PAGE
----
Eric Klopfer is Professor and Director of the Scheller Teacher Education Program and The Education Arcade at MIT. Klopfer's research focuses on the development and use of computer games and simulations for building understanding of science, technology, engineering and mathematics. The games that he works on are designed to build understanding of scientific practices and concepts as well as critical knowledge, using both mobile and web-delivered game platforms.  In the realm of simulations, Klopfer's work focuses on students understanding complex systems through, and connecting computer programming with scientific practice, critical  thinking, and real-world issues. He is the co-author of the books, "Adventures in Modeling", "The More We Know, as well as author of "Augmented Learning." Klopfer is also the co-founder and on the board of the non-profit Learning Games Network (www.learninggamesnetwork.org).


Improving Diversity and Preparing Teachers: Dealing with the Limitations of MOOCs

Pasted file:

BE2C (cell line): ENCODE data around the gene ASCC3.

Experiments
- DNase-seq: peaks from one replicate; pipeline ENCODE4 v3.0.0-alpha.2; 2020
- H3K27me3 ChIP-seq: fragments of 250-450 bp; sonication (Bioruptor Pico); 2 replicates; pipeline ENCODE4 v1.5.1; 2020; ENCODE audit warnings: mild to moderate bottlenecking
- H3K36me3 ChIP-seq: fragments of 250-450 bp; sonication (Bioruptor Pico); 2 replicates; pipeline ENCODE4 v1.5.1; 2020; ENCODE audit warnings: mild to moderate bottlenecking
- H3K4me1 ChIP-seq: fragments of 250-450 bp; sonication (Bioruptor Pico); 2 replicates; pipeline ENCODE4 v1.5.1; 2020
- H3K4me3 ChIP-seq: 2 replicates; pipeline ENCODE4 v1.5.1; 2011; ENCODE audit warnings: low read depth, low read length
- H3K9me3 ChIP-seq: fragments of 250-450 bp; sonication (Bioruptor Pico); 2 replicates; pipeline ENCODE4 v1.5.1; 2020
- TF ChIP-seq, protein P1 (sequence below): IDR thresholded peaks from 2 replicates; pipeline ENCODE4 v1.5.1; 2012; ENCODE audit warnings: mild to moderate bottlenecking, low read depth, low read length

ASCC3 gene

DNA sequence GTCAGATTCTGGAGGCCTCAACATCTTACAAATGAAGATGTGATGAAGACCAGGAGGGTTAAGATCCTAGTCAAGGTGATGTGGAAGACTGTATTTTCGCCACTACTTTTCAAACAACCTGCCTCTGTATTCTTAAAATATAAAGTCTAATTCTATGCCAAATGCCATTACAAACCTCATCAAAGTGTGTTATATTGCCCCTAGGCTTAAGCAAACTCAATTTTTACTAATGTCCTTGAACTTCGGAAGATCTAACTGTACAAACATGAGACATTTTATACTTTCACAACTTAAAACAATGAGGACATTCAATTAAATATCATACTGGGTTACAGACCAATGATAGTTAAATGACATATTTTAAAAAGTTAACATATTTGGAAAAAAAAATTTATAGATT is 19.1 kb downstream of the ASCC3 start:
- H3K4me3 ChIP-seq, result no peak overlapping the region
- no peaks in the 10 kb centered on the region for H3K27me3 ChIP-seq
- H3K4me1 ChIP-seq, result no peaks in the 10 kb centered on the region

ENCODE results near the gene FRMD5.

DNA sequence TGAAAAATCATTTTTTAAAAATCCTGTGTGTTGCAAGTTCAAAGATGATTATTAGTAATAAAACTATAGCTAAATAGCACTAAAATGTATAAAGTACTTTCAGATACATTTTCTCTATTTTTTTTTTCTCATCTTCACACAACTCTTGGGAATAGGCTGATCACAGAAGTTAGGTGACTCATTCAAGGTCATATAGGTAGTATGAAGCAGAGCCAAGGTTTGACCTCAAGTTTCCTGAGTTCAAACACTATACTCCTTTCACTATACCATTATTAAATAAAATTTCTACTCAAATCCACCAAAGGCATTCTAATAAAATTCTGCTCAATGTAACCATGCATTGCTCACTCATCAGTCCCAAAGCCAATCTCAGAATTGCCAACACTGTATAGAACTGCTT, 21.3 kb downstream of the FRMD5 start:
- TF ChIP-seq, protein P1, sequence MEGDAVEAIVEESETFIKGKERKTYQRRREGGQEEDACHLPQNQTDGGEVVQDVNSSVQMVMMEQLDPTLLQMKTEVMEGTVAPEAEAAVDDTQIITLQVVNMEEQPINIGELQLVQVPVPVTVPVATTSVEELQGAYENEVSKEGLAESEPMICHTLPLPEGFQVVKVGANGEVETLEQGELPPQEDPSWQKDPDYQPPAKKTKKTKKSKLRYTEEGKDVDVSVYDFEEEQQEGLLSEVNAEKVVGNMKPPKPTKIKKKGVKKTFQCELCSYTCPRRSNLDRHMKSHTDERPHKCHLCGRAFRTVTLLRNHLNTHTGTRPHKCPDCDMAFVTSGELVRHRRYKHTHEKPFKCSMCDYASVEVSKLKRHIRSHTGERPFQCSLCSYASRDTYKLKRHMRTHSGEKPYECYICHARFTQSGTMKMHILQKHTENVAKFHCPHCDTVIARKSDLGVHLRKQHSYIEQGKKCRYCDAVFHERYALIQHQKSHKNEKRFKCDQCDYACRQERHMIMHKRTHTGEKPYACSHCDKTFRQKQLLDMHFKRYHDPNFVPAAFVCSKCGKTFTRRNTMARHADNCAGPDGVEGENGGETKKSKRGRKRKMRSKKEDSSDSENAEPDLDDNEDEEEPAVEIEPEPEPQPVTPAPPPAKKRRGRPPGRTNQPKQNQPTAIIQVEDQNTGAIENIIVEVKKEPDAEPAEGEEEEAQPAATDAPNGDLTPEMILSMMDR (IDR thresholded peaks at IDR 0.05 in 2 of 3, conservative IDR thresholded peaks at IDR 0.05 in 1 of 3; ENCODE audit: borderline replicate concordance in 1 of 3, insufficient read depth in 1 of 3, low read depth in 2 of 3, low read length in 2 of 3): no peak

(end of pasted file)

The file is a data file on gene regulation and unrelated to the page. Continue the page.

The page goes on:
Mark Guzdial, Professor, College of Comupting, Georgia Institute of Technology
Tuesday, February 25, 2014, 12:00-1:30pm
Silverstein Forum
Stiteler Hall
207 South 37th Street
University of Pennsylvania
Watch the Video

 The current generation of MOOCs have significant limitations in meeting important needs, especially those in computing education. Computer science is overwhelmingly male and white or Asian. Only one out of twelve high schools in the United States has a computer science teacher. While MOOCs began in computer science and many MOOCs teach computer science, they are even less diverse than face-to-face CS classes, and high school teachers are in the demographic least likely to complete a MOOC. We have been developing mechanisms for addressing these problems, so that we can meet the needs of computing education to diversify and prepare teachers, on-line and at large scale. We use subgoal labeling to improve learning from videos, low cognitive load activities for learning programming, and a schedule-negotiate approach to pacing on-line courses.